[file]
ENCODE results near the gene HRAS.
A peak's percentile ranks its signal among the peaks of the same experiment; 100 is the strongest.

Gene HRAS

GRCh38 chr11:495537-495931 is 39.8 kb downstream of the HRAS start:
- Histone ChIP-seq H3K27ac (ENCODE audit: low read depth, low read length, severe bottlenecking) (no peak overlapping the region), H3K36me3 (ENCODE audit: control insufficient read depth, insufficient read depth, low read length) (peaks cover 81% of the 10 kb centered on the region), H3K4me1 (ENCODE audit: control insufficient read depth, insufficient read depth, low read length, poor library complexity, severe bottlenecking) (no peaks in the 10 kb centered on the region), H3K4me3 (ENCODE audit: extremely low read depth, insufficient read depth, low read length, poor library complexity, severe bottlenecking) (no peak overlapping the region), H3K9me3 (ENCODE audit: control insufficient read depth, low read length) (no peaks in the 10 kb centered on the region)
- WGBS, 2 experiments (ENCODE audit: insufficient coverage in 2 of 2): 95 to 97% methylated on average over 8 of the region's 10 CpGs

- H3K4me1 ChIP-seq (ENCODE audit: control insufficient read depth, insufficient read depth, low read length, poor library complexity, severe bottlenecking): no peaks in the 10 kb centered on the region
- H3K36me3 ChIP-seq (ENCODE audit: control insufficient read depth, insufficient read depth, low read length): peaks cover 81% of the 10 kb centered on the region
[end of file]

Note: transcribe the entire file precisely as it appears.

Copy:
ENCODE results near the gene HRAS.
A peak's percentile ranks its signal among the peaks of the same experiment; 100 is the strongest.

Gene HRAS

GRCh38 chr11:495537-495931 is 39.8 kb downstream of the HRAS start:
- Histone ChIP-seq H3K27ac (ENCODE audit: low read depth, low read length, severe bottlenecking) (no peak overlapping the region), H3K36me3 (ENCODE audit: control insufficient read depth, insufficient read depth, low read length) (peaks cover 81% of the 10 kb centered on the region), H3K4me1 (ENCODE audit: control insufficient read depth, insufficient read depth, low read length, poor library complexity, severe bottlenecking) (no peaks in the 10 kb centered on the region), H3K4me3 (ENCODE audit: extremely low read depth, insufficient read depth, low read length, poor library complexity, severe bottlenecking) (no peak overlapping the region), H3K9me3 (ENCODE audit: control insufficient read depth, low read length) (no peaks in the 10 kb centered on the region)
- WGBS, 2 experiments (ENCODE audit: insufficient coverage in 2 of 2): 95 to 97% methylated on average over 8 of the region's 10 CpGs

- H3K4me1 ChIP-seq (ENCODE audit: control insufficient read depth, insufficient read depth, low read length, poor library complexity, severe bottlenecking): no peaks in the 10 kb centered on the region
- H3K36me3 ChIP-seq (ENCODE audit: control insufficient read depth, insufficient read depth, low read length): peaks cover 81% of the 10 kb centered on the region